Where did you hear this?
Trying to access data on iCloud doesn't render it inaccessible, certainly not inaccessible to Apple.
The San Bernadino shooter didn't have any iCloud data, they wanted to access his phone but they couldn't just go trying passcodes because of an increasing delay after each attempt and possibly (depending on configuration by the user) erasing the whole device after 10 failed attempts.
They wanted Apple to craft a special iOS update just for this phone that they could load in "DFU mode" with an attached USB cable that would bypass the limits on the number of passcodes they could try (or maybe bypass the passcode altogether, though I'm not sure that was possible then - and definitely isn't possible now with the way the Secure Element works)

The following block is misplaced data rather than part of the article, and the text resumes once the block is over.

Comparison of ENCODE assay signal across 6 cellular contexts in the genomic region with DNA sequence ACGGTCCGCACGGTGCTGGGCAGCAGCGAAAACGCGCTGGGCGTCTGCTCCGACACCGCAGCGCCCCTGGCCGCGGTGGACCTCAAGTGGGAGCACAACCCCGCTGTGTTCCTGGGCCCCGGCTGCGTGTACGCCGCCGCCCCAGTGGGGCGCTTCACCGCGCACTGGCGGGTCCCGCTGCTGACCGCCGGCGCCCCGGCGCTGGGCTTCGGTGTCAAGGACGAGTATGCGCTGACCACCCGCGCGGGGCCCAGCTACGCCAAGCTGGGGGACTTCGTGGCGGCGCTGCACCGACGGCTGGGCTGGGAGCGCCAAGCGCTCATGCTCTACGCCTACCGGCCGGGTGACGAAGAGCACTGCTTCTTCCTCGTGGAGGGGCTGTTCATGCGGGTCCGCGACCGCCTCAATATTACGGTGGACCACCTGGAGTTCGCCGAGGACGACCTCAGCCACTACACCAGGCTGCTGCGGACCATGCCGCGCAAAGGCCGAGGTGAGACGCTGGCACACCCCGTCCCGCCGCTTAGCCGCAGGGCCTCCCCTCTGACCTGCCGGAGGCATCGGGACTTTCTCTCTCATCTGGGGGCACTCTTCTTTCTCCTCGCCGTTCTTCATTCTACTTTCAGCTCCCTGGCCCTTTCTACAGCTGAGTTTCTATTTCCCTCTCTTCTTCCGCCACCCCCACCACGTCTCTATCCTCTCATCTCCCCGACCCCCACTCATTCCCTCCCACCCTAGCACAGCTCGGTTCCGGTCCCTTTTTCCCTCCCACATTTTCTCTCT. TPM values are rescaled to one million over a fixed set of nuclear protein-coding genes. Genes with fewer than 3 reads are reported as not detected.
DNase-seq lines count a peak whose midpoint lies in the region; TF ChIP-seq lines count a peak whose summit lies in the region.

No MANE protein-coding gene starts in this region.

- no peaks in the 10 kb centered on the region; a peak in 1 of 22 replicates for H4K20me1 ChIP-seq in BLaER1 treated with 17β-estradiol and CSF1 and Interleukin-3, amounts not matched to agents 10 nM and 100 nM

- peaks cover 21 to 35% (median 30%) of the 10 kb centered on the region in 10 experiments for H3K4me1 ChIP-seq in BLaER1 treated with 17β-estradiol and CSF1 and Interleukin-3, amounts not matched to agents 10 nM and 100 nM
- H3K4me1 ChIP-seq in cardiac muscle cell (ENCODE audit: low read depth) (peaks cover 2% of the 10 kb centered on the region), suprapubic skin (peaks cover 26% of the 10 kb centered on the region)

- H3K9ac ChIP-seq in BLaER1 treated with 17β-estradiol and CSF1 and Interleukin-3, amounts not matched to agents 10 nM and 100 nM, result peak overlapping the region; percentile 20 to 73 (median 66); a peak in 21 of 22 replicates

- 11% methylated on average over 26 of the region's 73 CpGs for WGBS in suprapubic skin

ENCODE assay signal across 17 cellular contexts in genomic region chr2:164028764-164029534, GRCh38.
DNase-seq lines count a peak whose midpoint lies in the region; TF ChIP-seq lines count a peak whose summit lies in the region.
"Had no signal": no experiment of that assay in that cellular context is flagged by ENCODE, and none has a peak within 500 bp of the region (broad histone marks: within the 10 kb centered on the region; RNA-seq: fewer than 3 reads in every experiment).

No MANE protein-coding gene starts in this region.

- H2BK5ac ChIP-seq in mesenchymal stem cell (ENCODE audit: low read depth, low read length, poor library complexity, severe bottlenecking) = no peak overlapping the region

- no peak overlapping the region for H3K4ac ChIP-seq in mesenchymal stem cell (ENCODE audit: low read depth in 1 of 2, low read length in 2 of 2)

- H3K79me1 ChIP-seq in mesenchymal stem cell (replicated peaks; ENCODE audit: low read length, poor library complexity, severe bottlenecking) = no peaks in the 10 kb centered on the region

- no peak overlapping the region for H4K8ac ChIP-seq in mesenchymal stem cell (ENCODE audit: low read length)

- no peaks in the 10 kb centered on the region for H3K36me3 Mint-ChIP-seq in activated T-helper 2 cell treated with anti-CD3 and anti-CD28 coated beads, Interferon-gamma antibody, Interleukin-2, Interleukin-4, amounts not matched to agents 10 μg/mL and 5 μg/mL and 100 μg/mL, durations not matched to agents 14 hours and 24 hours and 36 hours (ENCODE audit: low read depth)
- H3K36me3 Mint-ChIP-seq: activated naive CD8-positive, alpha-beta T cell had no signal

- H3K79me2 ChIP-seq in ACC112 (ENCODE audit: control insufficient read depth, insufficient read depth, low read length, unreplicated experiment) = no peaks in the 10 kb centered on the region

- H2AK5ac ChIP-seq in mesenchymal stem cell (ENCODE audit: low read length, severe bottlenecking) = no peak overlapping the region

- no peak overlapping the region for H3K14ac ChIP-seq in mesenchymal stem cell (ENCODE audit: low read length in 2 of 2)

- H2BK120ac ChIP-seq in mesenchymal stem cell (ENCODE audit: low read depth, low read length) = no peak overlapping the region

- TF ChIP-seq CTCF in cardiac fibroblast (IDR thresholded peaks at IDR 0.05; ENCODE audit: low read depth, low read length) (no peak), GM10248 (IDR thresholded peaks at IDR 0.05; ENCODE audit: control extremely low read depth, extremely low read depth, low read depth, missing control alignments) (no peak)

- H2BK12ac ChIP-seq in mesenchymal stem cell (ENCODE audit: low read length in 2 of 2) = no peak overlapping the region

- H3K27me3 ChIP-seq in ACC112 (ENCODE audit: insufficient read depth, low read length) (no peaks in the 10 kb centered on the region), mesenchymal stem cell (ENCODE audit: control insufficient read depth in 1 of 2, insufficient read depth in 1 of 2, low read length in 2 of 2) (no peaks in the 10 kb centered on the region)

Apple has always had access to your iCloud data - it is encrypted at rest so employees can't just go snooping it but if they get a court order they can produce it in unencrypted form. Most of it at least, I think some of it is double encrypted and only the user's phone can access it but stuff like text messages, call history etc. is not double encrypted and thus can be made available by Apple to a court order.